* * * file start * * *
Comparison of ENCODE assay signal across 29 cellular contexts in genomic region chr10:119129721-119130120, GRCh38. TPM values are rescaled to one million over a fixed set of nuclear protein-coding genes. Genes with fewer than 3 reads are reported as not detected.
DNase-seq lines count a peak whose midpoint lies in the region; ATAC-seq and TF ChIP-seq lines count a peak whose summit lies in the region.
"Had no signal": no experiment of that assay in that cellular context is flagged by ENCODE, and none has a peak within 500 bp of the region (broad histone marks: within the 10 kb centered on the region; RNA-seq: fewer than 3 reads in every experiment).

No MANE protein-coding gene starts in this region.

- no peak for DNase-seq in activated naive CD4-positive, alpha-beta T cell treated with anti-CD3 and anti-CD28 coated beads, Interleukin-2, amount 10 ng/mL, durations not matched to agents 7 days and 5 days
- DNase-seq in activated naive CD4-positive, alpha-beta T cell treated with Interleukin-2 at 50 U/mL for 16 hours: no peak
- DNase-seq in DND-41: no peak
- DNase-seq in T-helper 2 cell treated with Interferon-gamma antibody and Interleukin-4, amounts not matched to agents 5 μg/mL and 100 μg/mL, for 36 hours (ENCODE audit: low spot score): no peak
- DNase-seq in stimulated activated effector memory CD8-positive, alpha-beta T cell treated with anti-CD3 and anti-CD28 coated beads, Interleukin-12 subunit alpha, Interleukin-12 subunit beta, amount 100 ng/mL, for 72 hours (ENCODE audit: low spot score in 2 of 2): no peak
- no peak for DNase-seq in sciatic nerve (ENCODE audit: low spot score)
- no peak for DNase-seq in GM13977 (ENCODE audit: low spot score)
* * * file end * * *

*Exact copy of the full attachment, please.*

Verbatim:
Comparison of ENCODE assay signal across 29 cellular contexts in genomic region chr10:119129721-119130120, GRCh38. TPM values are rescaled to one million over a fixed set of nuclear protein-coding genes. Genes with fewer than 3 reads are reported as not detected.
DNase-seq lines count a peak whose midpoint lies in the region; ATAC-seq and TF ChIP-seq lines count a peak whose summit lies in the region.
"Had no signal": no experiment of that assay in that cellular context is flagged by ENCODE, and none has a peak within 500 bp of the region (broad histone marks: within the 10 kb centered on the region; RNA-seq: fewer than 3 reads in every experiment).

No MANE protein-coding gene starts in this region.

- no peak for DNase-seq in activated naive CD4-positive, alpha-beta T cell treated with anti-CD3 and anti-CD28 coated beads, Interleukin-2, amount 10 ng/mL, durations not matched to agents 7 days and 5 days
- DNase-seq in activated naive CD4-positive, alpha-beta T cell treated with Interleukin-2 at 50 U/mL for 16 hours: no peak
- DNase-seq in DND-41: no peak
- DNase-seq in T-helper 2 cell treated with Interferon-gamma antibody and Interleukin-4, amounts not matched to agents 5 μg/mL and 100 μg/mL, for 36 hours (ENCODE audit: low spot score): no peak
- DNase-seq in stimulated activated effector memory CD8-positive, alpha-beta T cell treated with anti-CD3 and anti-CD28 coated beads, Interleukin-12 subunit alpha, Interleukin-12 subunit beta, amount 100 ng/mL, for 72 hours (ENCODE audit: low spot score in 2 of 2): no peak
- no peak for DNase-seq in sciatic nerve (ENCODE audit: low spot score)
- no peak for DNase-seq in GM13977 (ENCODE audit: low spot score)